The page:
MINEOLA, N.Y. (CBSNewYork) — A state labor panel put the brakes on a police body camera program in Nassau County after the unions complained they weren’t involved in the decision making.
During a 90-day moratorium on the cameras being implemented, the Superior Officers Association and Police Benevolent Association will meet with the Police Department to discuss the issue, WCBS 880’s Sophia Hall reported.READ MORE: Supply Chain Issues: 'There Really Are Problems Everywhere,' Even For Small Companies
PBA President James Carver said he’s not opposed to the program, but just wants to be involved.
“In September the PBA filed an improper practice charge with the New York State Public Employment Relations Board (PERB) challenging the County’s planned unilateral implementation of a body-worn camera pilot program,” PBA President James Carver said in a statement. “This charge became necessary after the County refused to negotiate with the PBA over the body camera surveillance program it seeks to introduce, which bears a direct and significant relationship to the working conditions of police officers and which may intrude on, among other things, the privacy interests of employees.READ MORE: Glass Bottle Attack In Chelsea Station Just The Latest Incident As Subway Crime Increases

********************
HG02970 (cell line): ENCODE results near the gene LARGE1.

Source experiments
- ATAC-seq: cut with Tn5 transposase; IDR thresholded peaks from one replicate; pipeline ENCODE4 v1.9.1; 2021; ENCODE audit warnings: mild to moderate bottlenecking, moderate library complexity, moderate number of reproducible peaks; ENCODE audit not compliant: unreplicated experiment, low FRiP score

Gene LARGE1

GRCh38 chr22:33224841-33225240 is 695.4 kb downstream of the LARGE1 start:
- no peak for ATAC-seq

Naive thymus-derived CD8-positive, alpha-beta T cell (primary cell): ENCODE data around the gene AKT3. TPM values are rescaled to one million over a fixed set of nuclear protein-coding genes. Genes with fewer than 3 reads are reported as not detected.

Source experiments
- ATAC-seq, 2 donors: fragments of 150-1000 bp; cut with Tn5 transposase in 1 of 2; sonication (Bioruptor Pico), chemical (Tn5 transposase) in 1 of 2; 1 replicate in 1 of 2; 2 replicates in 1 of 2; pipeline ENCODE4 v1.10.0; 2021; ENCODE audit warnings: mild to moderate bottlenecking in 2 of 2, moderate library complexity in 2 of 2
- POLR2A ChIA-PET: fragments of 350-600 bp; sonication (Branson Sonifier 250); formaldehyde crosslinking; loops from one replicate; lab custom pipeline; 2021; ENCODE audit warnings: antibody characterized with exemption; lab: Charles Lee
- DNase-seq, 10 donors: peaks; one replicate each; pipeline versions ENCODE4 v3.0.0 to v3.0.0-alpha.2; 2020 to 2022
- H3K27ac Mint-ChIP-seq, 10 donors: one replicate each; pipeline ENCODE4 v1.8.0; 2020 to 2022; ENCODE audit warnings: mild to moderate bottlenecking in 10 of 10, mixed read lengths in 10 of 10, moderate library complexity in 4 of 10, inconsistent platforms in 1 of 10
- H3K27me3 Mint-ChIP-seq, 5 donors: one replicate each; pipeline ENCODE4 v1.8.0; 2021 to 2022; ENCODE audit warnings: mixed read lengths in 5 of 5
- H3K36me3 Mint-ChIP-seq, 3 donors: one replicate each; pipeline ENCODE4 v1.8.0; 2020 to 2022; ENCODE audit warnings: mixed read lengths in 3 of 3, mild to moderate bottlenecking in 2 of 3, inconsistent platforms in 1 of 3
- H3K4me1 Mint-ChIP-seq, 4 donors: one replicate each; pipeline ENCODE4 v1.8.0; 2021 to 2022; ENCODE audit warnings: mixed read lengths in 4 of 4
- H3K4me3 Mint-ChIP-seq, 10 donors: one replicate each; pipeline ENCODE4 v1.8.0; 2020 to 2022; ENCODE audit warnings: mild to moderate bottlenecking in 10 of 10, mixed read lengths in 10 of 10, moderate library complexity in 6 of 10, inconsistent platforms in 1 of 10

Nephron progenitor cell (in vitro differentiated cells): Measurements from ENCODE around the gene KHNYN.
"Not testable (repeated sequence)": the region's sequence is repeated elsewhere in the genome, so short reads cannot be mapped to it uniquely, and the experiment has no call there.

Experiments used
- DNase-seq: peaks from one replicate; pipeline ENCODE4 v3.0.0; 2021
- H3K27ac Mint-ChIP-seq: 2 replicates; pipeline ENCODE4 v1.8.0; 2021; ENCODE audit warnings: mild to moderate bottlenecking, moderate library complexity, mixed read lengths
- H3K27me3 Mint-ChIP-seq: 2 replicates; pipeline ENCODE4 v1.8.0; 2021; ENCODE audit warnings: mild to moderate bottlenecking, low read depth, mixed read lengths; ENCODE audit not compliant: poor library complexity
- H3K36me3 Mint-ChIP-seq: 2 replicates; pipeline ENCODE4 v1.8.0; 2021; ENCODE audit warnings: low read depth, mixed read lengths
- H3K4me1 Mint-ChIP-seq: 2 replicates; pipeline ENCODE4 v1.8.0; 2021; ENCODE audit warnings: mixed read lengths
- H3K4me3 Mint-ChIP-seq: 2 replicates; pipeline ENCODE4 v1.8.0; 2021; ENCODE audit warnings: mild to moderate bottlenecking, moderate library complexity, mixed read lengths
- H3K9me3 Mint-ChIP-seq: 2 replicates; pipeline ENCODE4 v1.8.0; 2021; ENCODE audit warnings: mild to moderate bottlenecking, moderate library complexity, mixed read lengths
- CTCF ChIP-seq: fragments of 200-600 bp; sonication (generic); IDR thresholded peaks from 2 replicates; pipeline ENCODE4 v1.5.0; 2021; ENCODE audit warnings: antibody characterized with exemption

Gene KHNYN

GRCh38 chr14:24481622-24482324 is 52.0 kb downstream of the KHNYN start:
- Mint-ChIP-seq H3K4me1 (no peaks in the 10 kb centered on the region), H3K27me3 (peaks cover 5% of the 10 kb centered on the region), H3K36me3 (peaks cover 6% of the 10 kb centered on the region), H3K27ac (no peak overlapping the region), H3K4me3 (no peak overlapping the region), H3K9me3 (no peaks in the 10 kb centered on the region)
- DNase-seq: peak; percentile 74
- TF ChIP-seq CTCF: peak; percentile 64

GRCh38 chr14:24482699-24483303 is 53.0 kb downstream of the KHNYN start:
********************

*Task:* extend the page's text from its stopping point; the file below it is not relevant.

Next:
“The PBA wants to ensure the safety of the men and women who protect the residents of Nassau county and ensure protection of the public in situations which dictate privacy and other related matters,” Carver added. “The PBA has never been opposed to the use of body cameras or the implementation of a body camera policy. In fact, we have publicly acknowledged the advantages that the use of some cameras may have in protecting police officers. But we were and continue to be concerned about the rushed and unilateral implementation of body cameras.”
“They feel that they do not want to have a process or a system where any officers are punished unjustifiably,” Legislative Minority Leader Kevan Abrahams, D-Freeport, told Hall. ” I understand and agree with their sentiments. This is never going to be, and I don’t want it to be, a ‘gotcha’ program.”
But Abrahams said overall he supports the body camera program.MORE NEWS: Civilian Complaint Review Board: Dozens Of NYPD Officers Should Be Disciplined For Misconduct During Black Lives Matter Protests Last Year
“I think it adds transparency to the entire process, so I continue and always will support body cameras for the benefits of what it provides to the officers as well as to the community,” he said.